A large public hospital, Los Angeles County-University of Southern California Medical Center, eliminated preoperative testing that was deemed superfluous before routine cataract surgery. As a result, patients got into surgery six months sooner, on average.

These efforts were sparked by the Choosing Wisely campaign, a national effort launched in 2012 by the American Board of Internal Medicine (ABIM) Foundation. The group asked medical societies to identify at least five common tests or procedures that often provide little benefit.

The campaign, also backed by Consumer Reports, encourages medical providers to hand out wallet-sized cards to patients with questions they should ask to ascertain whether they truly need a procedure.

Critics have knocked Choosing Wisely for playing it too safe and not going after some of the more lucrative procedures, such as certain spine operations and arthroscopic knee surgeries.

Daniel Wolfson, chief operating officer at the ABIM Foundation, said the Choosing Wisely campaign has been successful at starting a national conversation about unwarranted care. “I think we need massive change and that takes 15 years,” Wolfson said.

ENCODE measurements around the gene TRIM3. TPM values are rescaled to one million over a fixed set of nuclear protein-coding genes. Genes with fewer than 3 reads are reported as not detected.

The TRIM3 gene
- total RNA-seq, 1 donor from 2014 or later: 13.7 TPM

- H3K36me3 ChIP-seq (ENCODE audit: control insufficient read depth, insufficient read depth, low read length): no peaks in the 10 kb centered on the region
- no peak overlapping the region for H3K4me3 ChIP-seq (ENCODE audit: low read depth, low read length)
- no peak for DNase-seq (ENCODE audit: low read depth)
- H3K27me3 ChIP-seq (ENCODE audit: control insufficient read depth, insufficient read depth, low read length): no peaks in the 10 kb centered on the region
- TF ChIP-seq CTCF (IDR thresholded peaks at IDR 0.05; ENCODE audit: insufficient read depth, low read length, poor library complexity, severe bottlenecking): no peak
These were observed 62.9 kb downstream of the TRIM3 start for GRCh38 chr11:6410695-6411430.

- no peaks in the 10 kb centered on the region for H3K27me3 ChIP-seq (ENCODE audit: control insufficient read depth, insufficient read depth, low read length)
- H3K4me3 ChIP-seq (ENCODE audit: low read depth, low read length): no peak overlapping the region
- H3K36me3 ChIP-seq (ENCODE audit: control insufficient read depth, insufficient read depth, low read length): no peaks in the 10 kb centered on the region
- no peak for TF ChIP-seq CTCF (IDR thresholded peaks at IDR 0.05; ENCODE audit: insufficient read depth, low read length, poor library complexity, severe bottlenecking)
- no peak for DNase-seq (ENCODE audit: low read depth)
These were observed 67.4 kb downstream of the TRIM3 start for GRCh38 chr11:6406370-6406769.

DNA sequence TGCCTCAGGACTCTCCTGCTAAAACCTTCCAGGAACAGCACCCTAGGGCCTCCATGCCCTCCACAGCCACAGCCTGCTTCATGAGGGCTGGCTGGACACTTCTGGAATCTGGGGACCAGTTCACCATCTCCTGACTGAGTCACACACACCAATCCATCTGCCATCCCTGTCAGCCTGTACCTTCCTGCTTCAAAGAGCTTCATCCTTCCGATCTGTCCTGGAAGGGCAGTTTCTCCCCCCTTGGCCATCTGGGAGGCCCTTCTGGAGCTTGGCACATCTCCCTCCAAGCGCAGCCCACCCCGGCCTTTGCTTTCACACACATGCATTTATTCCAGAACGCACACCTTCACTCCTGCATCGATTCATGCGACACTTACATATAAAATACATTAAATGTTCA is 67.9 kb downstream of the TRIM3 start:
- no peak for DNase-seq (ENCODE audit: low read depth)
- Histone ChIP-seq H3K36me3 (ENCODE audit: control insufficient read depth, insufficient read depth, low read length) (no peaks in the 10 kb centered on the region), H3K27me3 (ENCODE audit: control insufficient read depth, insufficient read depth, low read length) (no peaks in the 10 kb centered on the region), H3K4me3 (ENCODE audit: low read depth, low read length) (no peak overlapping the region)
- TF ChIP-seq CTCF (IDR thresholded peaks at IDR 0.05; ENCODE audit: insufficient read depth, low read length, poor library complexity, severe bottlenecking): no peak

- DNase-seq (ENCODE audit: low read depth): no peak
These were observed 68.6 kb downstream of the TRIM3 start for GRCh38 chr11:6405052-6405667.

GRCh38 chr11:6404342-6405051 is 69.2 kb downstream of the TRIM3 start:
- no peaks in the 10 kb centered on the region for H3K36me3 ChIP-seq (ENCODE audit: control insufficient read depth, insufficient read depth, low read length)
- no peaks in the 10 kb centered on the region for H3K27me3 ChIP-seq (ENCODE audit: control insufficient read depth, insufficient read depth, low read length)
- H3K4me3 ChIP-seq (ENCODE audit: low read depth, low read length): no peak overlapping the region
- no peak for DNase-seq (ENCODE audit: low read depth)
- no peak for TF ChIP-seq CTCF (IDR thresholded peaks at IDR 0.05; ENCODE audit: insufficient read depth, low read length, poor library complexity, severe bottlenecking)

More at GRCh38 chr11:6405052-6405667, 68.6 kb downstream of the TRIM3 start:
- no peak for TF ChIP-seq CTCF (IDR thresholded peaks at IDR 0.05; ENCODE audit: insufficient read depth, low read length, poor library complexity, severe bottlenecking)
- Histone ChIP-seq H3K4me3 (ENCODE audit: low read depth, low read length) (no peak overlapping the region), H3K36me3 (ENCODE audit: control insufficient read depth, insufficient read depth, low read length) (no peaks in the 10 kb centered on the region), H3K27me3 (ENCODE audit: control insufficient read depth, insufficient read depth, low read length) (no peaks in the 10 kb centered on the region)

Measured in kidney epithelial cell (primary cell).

For patients, overtreatment can be more than a minor annoyance. Galen Gunther, a 59-year-old from Oakland, said that during treatment for colorectal cancer a decade ago, he was subjected needlessly to repeated blood draws, often because the doctors couldn’t get their hands on earlier results. Later, he said, he was overexposed to radiation, leaving him permanently scarred.

“Every doctor I saw wanted to run the same tests, over and over again,” Gunther said. “Nobody wanted to take responsibility for that.”

At Cedars-Sinai Medical Center in Los Angeles, officials said that economic incentives still drive hospitals to think more is better.